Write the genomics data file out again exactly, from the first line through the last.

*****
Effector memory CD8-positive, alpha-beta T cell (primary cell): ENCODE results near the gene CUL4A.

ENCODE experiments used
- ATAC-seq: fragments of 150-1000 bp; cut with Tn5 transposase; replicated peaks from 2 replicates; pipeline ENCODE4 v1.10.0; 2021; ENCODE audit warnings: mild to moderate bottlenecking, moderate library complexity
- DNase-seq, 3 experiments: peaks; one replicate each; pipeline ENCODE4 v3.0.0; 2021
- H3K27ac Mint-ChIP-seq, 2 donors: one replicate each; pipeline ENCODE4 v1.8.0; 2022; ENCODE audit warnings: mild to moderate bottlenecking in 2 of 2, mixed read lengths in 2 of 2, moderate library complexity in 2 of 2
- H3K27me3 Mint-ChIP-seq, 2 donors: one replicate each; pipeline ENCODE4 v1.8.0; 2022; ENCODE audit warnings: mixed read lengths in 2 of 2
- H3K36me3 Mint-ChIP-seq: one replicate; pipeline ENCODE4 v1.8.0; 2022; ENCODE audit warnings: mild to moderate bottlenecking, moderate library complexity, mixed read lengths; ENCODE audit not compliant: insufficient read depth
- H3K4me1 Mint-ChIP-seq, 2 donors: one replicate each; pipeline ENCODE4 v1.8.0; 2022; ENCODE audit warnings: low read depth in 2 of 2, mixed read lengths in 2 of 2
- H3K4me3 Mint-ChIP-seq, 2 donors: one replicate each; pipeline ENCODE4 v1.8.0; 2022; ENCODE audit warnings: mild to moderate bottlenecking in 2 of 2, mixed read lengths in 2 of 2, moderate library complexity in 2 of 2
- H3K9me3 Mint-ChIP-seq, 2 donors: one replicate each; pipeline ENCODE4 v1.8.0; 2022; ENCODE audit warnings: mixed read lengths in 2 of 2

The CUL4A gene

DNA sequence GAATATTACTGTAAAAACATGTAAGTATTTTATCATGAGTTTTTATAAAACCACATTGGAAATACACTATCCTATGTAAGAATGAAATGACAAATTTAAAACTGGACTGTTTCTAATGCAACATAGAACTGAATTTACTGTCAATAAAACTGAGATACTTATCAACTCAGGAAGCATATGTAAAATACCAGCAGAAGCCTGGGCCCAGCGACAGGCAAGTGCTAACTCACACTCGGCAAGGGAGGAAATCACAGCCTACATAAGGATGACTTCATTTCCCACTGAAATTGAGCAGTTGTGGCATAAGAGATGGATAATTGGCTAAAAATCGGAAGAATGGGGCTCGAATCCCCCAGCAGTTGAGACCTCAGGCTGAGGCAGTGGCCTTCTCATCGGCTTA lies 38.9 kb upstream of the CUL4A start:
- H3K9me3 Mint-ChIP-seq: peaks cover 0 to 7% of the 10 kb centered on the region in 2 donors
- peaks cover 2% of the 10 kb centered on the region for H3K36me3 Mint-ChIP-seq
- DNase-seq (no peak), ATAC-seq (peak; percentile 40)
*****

Effector memory CD8-positive, alpha-beta T cell (primary cell): ENCODE results near the gene CUL4A.

ENCODE experiments used
- ATAC-seq: fragments of 150-1000 bp; cut with Tn5 transposase; replicated peaks from 2 replicates; pipeline ENCODE4 v1.10.0; 2021; ENCODE audit warnings: mild to moderate bottlenecking, moderate library complexity
- DNase-seq, 3 experiments: peaks; one replicate each; pipeline ENCODE4 v3.0.0; 2021
- H3K27ac Mint-ChIP-seq, 2 donors: one replicate each; pipeline ENCODE4 v1.8.0; 2022; ENCODE audit warnings: mild to moderate bottlenecking in 2 of 2, mixed read lengths in 2 of 2, moderate library complexity in 2 of 2
- H3K27me3 Mint-ChIP-seq, 2 donors: one replicate each; pipeline ENCODE4 v1.8.0; 2022; ENCODE audit warnings: mixed read lengths in 2 of 2
- H3K36me3 Mint-ChIP-seq: one replicate; pipeline ENCODE4 v1.8.0; 2022; ENCODE audit warnings: mild to moderate bottlenecking, moderate library complexity, mixed read lengths; ENCODE audit not compliant: insufficient read depth
- H3K4me1 Mint-ChIP-seq, 2 donors: one replicate each; pipeline ENCODE4 v1.8.0; 2022; ENCODE audit warnings: low read depth in 2 of 2, mixed read lengths in 2 of 2
- H3K4me3 Mint-ChIP-seq, 2 donors: one replicate each; pipeline ENCODE4 v1.8.0; 2022; ENCODE audit warnings: mild to moderate bottlenecking in 2 of 2, mixed read lengths in 2 of 2, moderate library complexity in 2 of 2
- H3K9me3 Mint-ChIP-seq, 2 donors: one replicate each; pipeline ENCODE4 v1.8.0; 2022; ENCODE audit warnings: mixed read lengths in 2 of 2

The CUL4A gene

DNA sequence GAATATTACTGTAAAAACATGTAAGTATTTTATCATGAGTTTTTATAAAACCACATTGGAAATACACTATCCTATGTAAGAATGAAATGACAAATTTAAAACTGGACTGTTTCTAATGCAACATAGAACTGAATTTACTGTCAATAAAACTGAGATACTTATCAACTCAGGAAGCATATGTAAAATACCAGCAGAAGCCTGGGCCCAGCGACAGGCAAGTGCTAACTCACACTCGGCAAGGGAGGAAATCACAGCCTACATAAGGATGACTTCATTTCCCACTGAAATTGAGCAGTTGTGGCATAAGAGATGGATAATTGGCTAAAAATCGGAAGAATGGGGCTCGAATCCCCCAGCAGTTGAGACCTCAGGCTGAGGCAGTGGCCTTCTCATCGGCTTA lies 38.9 kb upstream of the CUL4A start:
- H3K9me3 Mint-ChIP-seq: peaks cover 0 to 7% of the 10 kb centered on the region in 2 donors
- peaks cover 2% of the 10 kb centered on the region for H3K36me3 Mint-ChIP-seq
- DNase-seq (no peak), ATAC-seq (peak; percentile 40)